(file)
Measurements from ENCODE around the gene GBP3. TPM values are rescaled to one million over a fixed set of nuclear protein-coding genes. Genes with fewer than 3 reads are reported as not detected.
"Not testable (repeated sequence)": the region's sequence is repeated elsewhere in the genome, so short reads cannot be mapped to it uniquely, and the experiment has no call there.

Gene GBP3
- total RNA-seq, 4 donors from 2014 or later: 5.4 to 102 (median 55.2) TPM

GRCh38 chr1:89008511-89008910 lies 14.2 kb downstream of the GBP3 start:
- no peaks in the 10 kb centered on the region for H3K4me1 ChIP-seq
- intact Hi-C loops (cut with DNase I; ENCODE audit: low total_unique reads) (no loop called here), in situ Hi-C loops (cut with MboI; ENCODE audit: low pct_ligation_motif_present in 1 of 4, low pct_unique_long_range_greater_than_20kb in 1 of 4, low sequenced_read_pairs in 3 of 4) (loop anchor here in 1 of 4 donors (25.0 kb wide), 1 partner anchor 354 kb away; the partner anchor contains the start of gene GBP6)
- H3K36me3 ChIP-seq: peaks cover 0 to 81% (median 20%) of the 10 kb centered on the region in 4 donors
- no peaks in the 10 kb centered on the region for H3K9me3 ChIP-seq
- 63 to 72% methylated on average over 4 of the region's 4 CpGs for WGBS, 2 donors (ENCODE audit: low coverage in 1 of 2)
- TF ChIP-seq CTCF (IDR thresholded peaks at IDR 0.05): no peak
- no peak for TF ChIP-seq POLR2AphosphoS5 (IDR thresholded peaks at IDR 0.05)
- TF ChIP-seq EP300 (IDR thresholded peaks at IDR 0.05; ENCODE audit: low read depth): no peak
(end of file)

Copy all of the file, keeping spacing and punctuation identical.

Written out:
Measurements from ENCODE around the gene GBP3. TPM values are rescaled to one million over a fixed set of nuclear protein-coding genes. Genes with fewer than 3 reads are reported as not detected.
"Not testable (repeated sequence)": the region's sequence is repeated elsewhere in the genome, so short reads cannot be mapped to it uniquely, and the experiment has no call there.

Gene GBP3
- total RNA-seq, 4 donors from 2014 or later: 5.4 to 102 (median 55.2) TPM

GRCh38 chr1:89008511-89008910 lies 14.2 kb downstream of the GBP3 start:
- no peaks in the 10 kb centered on the region for H3K4me1 ChIP-seq
- intact Hi-C loops (cut with DNase I; ENCODE audit: low total_unique reads) (no loop called here), in situ Hi-C loops (cut with MboI; ENCODE audit: low pct_ligation_motif_present in 1 of 4, low pct_unique_long_range_greater_than_20kb in 1 of 4, low sequenced_read_pairs in 3 of 4) (loop anchor here in 1 of 4 donors (25.0 kb wide), 1 partner anchor 354 kb away; the partner anchor contains the start of gene GBP6)
- H3K36me3 ChIP-seq: peaks cover 0 to 81% (median 20%) of the 10 kb centered on the region in 4 donors
- no peaks in the 10 kb centered on the region for H3K9me3 ChIP-seq
- 63 to 72% methylated on average over 4 of the region's 4 CpGs for WGBS, 2 donors (ENCODE audit: low coverage in 1 of 2)
- TF ChIP-seq CTCF (IDR thresholded peaks at IDR 0.05): no peak
- no peak for TF ChIP-seq POLR2AphosphoS5 (IDR thresholded peaks at IDR 0.05)
- TF ChIP-seq EP300 (IDR thresholded peaks at IDR 0.05; ENCODE audit: low read depth): no peak